In November 2019, in a PIL filed by an aggrieved mother, the Supreme Court has sought the Centre’s response. In this case also, the petitioner, who is a retired Army officer, Ms Sakshi Bhattacharya, faced the gender- biased discrimination after her husband initiated divorce proceedings before the family court. It is contended by her that this provision in section 6(a) contradicts the object of the Hindu Minority and Guardianship Act 1956, which is welfare of the minor child and it is also violative of right to equality guaranteed under the Constitution. Relying on the English Guardianship Act of 1973, which confers same rights and authority to both the parents in matter of guardianship of minor and administration of his/her property, the request is made to insert the similar provision in the Hindu Minority and Guardianship Act, by making section 6(a) gender neutral. Taking into consideration that this Act was enacted in 1956, when men exercised more financial power and social sanction to control and dominate women and children in family, after more than six decades, it would be natural, reasonable and advantageous for the welfare of the minor child, if mother is also given equal right, if not more than the father, in tune with the right given to her by nature. Let us see how the Government responds and how Judiciary once again revisit this provision in law.
What is pertinent to note is that even under other personal laws also, women are not given equal right in guardianship. In Muslim law also, it is the father who is treated to be the natural guardian of minor child. Same is the case in Parsi and Christian laws also. Motherhood, thus, is not treated at par or above fatherhood in law. It is also worth to note that in case of illegitimate child, mother is the natural guardian. An unwed Christian mother’s right to become a legal guardian of minor child, without disclosing the name of the father was also upheld by the Supreme Court in the case of ABC v/s NCT Delhi 2015SCC Online SC 609 though Section 11 of the Guardians and Wards Act, 1890, which applies to Christians in India, requires that a notice must be given to the ‘parents’ of a child, before a guardian is appointed and Section 19 of the same Act stated that a guardian could not be appointed if the father of the child was alive and fit to be appointed a guardian of the child. Even in case of death of father at an early stage, it is the mother who becomes the natural guardian. Therefore it is not a case that mother is in anyway incapable to be a natural guardian.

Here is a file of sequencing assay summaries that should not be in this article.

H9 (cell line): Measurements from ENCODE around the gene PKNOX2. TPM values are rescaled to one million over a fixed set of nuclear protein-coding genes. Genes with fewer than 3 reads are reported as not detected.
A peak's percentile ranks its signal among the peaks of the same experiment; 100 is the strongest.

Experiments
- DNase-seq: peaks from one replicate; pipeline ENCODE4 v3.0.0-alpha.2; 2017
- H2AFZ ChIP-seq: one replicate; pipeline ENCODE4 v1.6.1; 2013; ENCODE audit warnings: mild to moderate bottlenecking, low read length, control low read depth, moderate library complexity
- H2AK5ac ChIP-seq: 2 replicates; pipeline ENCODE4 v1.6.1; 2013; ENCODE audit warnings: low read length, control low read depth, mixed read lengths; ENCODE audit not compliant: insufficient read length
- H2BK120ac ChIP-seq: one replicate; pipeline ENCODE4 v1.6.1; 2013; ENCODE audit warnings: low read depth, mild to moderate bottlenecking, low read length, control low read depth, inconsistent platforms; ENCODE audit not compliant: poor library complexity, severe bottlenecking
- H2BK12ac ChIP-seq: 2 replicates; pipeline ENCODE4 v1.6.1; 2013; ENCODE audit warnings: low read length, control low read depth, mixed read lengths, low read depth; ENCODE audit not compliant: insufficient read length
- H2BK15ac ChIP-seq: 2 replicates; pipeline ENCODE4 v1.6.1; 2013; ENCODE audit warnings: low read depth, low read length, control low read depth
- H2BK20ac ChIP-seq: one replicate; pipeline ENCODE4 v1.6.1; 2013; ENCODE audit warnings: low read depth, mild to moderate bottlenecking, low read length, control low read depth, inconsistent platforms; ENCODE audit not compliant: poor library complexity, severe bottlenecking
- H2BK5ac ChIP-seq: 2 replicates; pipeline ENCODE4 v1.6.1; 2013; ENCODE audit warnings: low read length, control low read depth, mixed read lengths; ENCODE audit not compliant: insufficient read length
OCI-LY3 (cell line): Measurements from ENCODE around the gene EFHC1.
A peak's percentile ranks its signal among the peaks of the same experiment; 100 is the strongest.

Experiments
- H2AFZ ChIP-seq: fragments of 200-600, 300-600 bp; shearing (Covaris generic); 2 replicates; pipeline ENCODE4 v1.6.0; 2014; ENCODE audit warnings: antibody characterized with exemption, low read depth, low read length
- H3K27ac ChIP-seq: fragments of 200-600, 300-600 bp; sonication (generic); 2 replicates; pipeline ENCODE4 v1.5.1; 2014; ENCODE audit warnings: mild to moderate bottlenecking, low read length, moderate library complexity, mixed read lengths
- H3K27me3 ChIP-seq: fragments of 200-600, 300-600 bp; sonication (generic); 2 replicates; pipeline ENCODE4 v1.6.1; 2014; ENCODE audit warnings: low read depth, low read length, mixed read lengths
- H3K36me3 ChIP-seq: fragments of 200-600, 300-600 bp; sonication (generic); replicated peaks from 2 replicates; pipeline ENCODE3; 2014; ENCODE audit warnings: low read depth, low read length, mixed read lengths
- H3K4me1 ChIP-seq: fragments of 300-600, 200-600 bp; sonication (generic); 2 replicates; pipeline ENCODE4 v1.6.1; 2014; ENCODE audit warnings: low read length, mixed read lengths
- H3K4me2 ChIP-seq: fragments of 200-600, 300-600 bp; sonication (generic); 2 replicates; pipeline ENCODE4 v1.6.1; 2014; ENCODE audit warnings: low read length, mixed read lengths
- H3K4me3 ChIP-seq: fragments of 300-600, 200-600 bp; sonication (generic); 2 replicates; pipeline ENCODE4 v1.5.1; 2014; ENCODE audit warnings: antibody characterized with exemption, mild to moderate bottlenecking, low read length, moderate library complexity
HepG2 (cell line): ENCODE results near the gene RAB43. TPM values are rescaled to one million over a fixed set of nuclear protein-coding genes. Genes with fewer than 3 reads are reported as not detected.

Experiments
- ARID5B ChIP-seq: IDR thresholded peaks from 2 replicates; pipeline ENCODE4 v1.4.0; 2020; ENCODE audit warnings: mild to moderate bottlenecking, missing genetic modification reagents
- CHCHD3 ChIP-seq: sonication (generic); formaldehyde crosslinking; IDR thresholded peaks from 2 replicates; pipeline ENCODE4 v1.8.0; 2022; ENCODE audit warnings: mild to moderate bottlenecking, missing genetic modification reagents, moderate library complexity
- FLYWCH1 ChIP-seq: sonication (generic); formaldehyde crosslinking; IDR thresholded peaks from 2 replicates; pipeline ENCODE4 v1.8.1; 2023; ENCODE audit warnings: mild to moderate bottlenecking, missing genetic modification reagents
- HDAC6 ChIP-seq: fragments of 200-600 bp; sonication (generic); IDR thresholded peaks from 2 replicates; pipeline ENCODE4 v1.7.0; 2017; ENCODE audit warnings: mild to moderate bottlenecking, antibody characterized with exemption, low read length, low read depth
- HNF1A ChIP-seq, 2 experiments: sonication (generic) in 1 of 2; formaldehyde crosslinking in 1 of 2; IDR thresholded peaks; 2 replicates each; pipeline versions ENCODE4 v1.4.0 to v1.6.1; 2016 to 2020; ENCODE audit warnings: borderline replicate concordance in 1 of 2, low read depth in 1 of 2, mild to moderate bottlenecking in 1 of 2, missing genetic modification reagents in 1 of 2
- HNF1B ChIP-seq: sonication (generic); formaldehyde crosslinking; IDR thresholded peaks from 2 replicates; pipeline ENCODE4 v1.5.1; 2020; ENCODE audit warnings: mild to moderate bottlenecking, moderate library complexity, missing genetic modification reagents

However, according to Section 6 (a) of Hindu Minority and Guardianship Act 1956, it is the father, who is the natural guardian of the minor child and after him, the mother. Thus primary and first right of guardianship is given to the father; whereas mother is given secondary claim.
Recently, however, in the HSC and Graduation Certificate of the minor child the name of mother has started appearing along with the name of father. In the year 2016 the Delhi high court has also held that in certain cases, mother’s name is sufficient for a child to apply for the passport, without insisting for father’s name, especially because a single woman can be a natural guardian as well as parent. The court also took judicial notice of the fact that families of single parents are on increase because of various reasons like unwed mothers, sex workers, surrogate mothers, rape survivors, children abandoned by father and also children born through IVF technology. Now the Passport Office has changed the Rules stating that it is not mandatory to mention father’s name while applying for a passport. This would enable single parents to apply for passports for their children and to also issue passports where the name of either the father or the mother is not required to be printed at the request of the applicant. Thus the times are changing and with it the laws and their interpretation.
Shalini Phansalkar Joshi. J is guest writer with Population First. This series is being published in collaboration with Laadli. The views expressed are the author’s own.
Also read: Judiciary Protects Property Rights Of Women